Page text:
Biomedical technology

Researchers develop a new technique to treat middle ear infections

Middle ear infections, also known as otitis media, affect more than 80% of the children in the U.S. In a new study, researchers have designed a miniaturized 3D-printed device to inactivate Pseudomonas aeruginosa, a common ...

Medical research

A gentler strategy for avoiding childhood dental decay

The combination of a carb-heavy diet and poor oral hygiene can leave children with early childhood caries (ECC), a severe form of dental decay that can have a lasting impact on their oral and overall health.

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Biofilm

A biofilm is an aggregate of microorganisms in which cells adhere to each other on a surface. These adherent cells are frequently embedded within a self-produced matrix of extracellular polymeric substance (EPS). Biofilm EPS, which is also referred to as slime (although not everything described as slime is a biofilm), is a polymeric conglomeration generally composed of extracellular DNA, proteins, and polysaccharides. Biofilms may form on living or non-living surfaces and can be prevalent in natural, industrial and hospital settings. The microbial cells growing in a biofilm are physiologically distinct from planktonic cells of the same organism, which, by contrast, are single-cells that may float or swim in a liquid medium.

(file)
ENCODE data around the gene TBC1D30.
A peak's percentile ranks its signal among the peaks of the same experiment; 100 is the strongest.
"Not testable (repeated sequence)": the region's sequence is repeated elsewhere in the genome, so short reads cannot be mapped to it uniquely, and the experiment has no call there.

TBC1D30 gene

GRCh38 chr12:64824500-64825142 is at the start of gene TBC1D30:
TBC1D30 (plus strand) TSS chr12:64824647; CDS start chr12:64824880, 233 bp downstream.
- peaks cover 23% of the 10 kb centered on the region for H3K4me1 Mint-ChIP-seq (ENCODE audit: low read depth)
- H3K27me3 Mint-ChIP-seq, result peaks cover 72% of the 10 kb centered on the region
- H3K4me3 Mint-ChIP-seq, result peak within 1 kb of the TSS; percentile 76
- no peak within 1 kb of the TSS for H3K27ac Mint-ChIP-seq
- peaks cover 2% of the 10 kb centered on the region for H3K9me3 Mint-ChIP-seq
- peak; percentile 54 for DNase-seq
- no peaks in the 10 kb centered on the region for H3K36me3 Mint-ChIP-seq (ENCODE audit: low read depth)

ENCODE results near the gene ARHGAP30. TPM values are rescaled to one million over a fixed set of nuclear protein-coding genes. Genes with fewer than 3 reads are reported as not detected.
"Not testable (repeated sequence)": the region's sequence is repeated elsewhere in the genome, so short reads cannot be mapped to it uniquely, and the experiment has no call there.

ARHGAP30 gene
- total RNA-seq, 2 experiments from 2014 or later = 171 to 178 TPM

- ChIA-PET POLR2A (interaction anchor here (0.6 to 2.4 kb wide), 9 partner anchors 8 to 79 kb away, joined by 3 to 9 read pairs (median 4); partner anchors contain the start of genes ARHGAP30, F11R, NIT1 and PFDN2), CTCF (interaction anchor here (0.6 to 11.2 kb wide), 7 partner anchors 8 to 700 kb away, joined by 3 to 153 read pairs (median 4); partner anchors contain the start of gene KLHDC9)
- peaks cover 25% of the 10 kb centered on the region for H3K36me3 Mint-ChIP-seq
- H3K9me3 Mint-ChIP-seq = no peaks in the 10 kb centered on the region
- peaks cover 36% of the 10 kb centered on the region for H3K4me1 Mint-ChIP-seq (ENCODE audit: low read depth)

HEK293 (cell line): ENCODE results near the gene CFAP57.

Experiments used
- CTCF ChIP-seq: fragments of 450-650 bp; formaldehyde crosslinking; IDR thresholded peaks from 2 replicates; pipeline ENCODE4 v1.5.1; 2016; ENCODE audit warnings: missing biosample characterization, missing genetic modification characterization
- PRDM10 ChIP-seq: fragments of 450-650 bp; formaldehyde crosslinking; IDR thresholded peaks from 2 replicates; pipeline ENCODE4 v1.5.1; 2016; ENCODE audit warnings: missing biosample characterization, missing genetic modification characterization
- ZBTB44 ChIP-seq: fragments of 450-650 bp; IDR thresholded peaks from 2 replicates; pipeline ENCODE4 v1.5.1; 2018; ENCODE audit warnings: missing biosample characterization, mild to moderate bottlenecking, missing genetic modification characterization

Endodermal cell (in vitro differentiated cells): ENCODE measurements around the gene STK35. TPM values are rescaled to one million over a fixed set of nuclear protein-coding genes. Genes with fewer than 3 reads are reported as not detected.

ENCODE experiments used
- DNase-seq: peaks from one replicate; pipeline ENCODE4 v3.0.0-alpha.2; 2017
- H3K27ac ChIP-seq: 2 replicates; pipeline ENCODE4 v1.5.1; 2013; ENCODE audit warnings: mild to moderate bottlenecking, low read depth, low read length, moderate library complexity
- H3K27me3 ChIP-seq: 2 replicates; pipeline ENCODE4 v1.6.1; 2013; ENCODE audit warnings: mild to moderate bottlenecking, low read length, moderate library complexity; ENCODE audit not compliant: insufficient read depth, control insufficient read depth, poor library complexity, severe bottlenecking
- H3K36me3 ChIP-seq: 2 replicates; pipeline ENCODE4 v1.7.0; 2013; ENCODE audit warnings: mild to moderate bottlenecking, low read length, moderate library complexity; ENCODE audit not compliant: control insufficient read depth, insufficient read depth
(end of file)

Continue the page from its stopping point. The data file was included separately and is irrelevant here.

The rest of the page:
Microbes form a biofilm in response to many factors, which may include cellular recognition of specific or non-specific attachment sites on a surface, nutritional cues, or in some cases, by exposure of planktonic cells to sub-inhibitory concentrations of antibiotics. When a cell switches to the biofilm mode of growth, it undergoes a phenotypic shift in behavior in which large suites of genes are differentially regulated.

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